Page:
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Tension rises when Oakwood council talks about police cars
City manager to give council later report
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OAKWOOD — Oakwood City Council got into a feisty discussion Monday night over the city’s police cars, which Councilman Gary Anderson described as an “embarrassment.”

The cars look like “they come off the back of a used car lot somewhere; they’re falling apart and making all kinds of crazy sounds,” he said.

Anderson suggested that, based on his conversation with Police Chief Randall Moon, the city buy four cars now, and then, at the city’s annual retreat in September, look at resuming a schedule of buying two new cars every year.

“I think we need to find the money somewhere, take it from savings, take it from whatever, to do exactly that,” he said.

The council voted 3-2 against the idea.

“If we were to do it, we would have to take the money out of what savings we do have,” said Mayor Lamar Scroggs. “And I think you would be looking at doing a (tax) rate increase in order to be able to do it.”

He also said the chief told him he and City Manager Stan Brown had agreed “that we are in good shape until the (2012) budget and they would address (police cars) then.”

The 2012 budget takes effect Jan. 1.

Councilman Sam Evans said, “There seems to be some confusion about what Gary has heard from the chief and what somebody else has heard, yet the chief is not here tonight.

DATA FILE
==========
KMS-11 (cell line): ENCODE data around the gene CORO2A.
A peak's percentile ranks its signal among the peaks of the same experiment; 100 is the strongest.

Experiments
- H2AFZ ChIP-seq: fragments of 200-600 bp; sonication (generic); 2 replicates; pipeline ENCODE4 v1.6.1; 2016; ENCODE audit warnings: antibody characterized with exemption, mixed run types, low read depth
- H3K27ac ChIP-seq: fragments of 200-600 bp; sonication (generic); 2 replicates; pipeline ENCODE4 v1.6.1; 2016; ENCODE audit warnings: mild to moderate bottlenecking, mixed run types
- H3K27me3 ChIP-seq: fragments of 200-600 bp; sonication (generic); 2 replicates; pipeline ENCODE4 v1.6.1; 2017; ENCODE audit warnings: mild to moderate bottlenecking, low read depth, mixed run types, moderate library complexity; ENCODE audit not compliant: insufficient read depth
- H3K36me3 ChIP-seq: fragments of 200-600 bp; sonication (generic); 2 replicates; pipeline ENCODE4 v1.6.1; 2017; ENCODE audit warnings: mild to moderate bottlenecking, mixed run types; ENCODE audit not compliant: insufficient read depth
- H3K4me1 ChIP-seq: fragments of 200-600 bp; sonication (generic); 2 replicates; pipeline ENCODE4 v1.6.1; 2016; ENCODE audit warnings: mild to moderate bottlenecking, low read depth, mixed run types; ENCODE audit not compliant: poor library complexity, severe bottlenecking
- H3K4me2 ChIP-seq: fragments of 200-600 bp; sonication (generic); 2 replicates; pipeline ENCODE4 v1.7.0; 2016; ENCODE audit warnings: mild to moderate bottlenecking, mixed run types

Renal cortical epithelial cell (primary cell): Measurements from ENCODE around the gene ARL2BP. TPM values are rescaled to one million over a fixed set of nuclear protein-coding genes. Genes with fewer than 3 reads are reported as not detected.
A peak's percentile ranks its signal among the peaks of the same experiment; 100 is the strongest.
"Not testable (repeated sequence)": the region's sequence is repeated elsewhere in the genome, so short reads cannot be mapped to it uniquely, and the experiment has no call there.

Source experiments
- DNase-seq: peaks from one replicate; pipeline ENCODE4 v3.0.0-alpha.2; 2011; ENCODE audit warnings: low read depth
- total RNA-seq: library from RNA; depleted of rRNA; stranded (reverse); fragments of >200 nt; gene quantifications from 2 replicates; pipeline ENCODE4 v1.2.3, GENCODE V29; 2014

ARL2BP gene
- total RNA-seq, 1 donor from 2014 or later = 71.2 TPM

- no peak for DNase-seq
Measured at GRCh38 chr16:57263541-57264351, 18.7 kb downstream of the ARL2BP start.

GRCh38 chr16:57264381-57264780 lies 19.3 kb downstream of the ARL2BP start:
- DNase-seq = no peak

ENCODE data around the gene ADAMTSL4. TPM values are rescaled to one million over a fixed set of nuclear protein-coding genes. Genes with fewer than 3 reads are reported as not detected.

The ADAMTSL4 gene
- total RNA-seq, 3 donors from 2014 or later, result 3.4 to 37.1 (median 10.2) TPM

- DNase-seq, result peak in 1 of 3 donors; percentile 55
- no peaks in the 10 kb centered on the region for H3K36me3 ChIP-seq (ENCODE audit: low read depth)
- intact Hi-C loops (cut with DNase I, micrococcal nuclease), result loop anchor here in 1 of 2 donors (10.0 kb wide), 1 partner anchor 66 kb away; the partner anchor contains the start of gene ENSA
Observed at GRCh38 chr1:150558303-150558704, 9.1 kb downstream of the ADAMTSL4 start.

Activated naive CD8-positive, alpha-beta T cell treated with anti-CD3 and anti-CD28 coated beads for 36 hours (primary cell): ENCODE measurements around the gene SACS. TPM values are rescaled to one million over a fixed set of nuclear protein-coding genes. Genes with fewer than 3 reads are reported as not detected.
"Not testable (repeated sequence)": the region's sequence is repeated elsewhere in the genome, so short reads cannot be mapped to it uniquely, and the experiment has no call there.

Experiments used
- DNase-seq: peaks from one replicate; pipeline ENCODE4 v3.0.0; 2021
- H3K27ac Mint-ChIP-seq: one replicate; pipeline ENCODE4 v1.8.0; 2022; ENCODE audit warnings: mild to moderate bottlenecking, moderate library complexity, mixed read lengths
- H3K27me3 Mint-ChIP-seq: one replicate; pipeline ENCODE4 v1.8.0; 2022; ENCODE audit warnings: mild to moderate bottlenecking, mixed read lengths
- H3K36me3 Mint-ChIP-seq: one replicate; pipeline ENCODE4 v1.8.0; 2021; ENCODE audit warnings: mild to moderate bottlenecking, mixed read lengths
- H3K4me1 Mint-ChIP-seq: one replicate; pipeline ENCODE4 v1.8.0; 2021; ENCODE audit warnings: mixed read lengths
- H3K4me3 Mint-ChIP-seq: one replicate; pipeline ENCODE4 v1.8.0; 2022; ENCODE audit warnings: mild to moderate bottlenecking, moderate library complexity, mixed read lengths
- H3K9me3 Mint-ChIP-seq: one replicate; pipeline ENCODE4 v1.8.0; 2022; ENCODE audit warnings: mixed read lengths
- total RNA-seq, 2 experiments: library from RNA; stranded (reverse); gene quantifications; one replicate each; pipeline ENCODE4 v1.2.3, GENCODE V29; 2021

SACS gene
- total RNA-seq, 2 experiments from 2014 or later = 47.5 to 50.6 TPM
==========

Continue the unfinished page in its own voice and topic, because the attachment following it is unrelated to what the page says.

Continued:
“If we don’t have the money, yet we do know we need these things, I would think we would be hearing from the chief, as well.”

Brown agreed, adding, “I think you would need more information before making a judgment. It’s your call. I work for you guys, but the chief works for me. ... And we have a budget process we go through.”

In last year’s budget, other things didn’t get funded, including road paving, he said.

“I trust the chief’s judgment when he tells me they can make it another year (with police cars),” Brown said.

“I’m a bit concerned when we’ve got items coming in from a department head to a council member without the courtesy of the council member talking to the city manager about what his request is.

“... We can communicate other than within this chamber.”

Brown said if he had known about the matter, he could have presented it as an agenda item, looking at costs, as well as pros and cons and other issues.

“I will tell the council that if there is ever a concern of an officer being able to do his job and having adequate equipment, I’ll be the first to bring it to you.”

Brown wrapped up by saying he would investigate the matter fully and report back to the council.

“You work through the police chief and decide where we are at and what we can ... and can’t afford,” Scroggs said.

“I’ll also give you the consequences,” Brown said. “I’ll show you the cash that we have and the impacts.”